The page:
_{yy}filters (like in the conventional butterfly configuration adaptive MIMO equalizer architecture of FIG. 2a), since these filters mask some of the timing information. Instead, only the g

_{xy}and g

_{yx}filters on the `XY` and `YX` paths 36 and 37 are used for separating between polarizations X and Y, such that the resulting signals r.sup.(x)[n] and r.sup.(y)[n] are not sufficient for reconstructing the received signals but contain sufficient information for timing recovery and therefore, are fed to the Timing Error Detection (TED) circuitry. In this way, the weights adaptation and timing loops are decoupled, since the loops do not share the same output for the adaptation. The "missing" filtering of no h

_{xx}or h

_{yy}filters (required for reconstructing the received signals is compensated by g

_{xx}and g

_{yy}filters 38 and 39.

**[0035]**At the first stage, the polarization mixing dependency is almost removed by the g

_{xy}and g

_{yx}filters 32 and 33, leaving temporal dependence almost intact:

**r**( p 1 ) [ n ] = g p 2 p 1 T [ n ] s in ( p 2 ) [ n ] + s in ( p 1 ) [ n - M + 1 2 ] , p 1 , p 2 .di-elect cons. { x . y } , p 1 ≠ p 2 [ Eq . 1 ] ##EQU00001##

**where**`T` designates a vector transpose operation, `` stands for vector scalar product operation, s

_{in}.sup.(p

^{1}.sup.)[n] is the input sample in polarization p

_{1}, s

_{in}.sup.(p

^{2}.sup.)[n][n],s

_{in}.sup.(p

^{2}.sup.)[n-1], . . . ,s

_{in}.sup.(p

^{2}.sup.)[n-M+1]

^{T}is the input signal vector in polarization p

_{2}and g

_{p}

_{2}

_{p}

_{1}, [n][g

_{0}.sup.(p

^{2}

^{p}

^{1}.sup.)[n], . . . ,g

_{M}-1.sup.(p

^{2}

^{p}

^{1}.sup.)[n]]

^{T}is filter coefficients, accounting for the signal transfer from polarization p

_{2}to polarization p

_{1}.

**[0036]**A delay of

**M**+ 1 2 ##EQU00002##

**samples on the**`XX` and `YY` paths 34 and 35 is required, to compensate for an operation of the g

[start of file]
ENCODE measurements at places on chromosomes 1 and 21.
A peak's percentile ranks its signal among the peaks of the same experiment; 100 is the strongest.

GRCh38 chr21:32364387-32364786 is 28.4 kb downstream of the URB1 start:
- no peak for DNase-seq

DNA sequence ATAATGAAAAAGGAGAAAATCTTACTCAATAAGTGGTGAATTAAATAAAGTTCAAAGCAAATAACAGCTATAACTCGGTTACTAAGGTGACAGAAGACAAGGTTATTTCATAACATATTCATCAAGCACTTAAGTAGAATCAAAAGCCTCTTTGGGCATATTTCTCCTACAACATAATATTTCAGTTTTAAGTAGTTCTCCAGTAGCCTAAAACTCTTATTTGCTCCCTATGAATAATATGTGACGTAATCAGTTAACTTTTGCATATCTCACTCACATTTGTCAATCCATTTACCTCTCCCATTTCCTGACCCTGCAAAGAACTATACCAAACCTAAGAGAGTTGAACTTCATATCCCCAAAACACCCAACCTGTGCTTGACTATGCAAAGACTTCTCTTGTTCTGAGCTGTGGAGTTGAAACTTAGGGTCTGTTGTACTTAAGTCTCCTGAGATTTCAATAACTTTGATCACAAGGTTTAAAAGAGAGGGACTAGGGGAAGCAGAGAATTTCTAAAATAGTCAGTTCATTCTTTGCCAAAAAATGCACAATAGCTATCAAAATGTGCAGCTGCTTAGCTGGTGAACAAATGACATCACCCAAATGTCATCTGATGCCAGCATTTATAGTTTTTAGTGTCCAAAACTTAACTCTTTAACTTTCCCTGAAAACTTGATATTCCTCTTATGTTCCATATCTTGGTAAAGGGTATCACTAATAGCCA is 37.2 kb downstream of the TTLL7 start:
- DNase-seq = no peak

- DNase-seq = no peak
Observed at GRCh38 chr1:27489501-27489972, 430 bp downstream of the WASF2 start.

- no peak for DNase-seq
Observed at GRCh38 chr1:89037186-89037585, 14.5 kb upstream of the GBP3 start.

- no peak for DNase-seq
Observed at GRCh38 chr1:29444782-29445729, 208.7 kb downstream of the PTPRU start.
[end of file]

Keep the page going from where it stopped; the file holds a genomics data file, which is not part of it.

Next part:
_{xy}and g

_{yx}filters on the `XY` and `YX` paths 36 and 37, respectively (since it takes time until the data regarding the X path will be output by g

_{xy}filter 32 and until the data regarding the Y path will be output by g

_{yx}filter 33. Therefore, each received signal is delayed to get alignment between the signal in a path and the portion of the signal from the other path which should be added to it). The delay operation 31 is designated by

**z**- M + 1 2 , ##EQU00003##

**which is about half the length of the filter**(assuming a linear phase). As a result, the calculations performed by the error calculation and coefficients update unit 40 will be different from those of the error calculation and coefficients update unit 26 (of FIG. 2a), as will be detailed below.

**[0037]**At the second stage, time dependent ISI is compensated by means of g

_{xx}and g

_{yy}filters 38 and 39:

**s**

_{out}.sup.(p)[n]=g

_{pp}

^{T}[n]r.sup.(p)[n]εp{x,y} [Eq. 2]

**where r**.sup.(p)[n][r.sup.(p)[n],r.sup.(p)[n-1], . . . ,r.sup.(p)[n-M+1]]

^{T}is the input vector signal to the g

_{pp}filter. The signals r.sup.(x)[n] and r.sup.(y)[n] at the input to the g

_{xx}and g

_{yy}filters, are now suitable for timing estimation. This modification allows taking the signal for timing estimation prior to equalization, thereby effectively decoupling the two aforementioned loops.

**[0038]**The coefficients adaptation rule of g

_{xx}, g

_{xy}, g

_{yx}and g

_{yy}is derived, such that the operation of the MIMO filter shown in FIG. 2b, is identical to is conventional counterpart shown in FIG. 2a. Thus, the error signal e.sup.(p) for weights adaptation is the same as in the conventional butterfly architecture: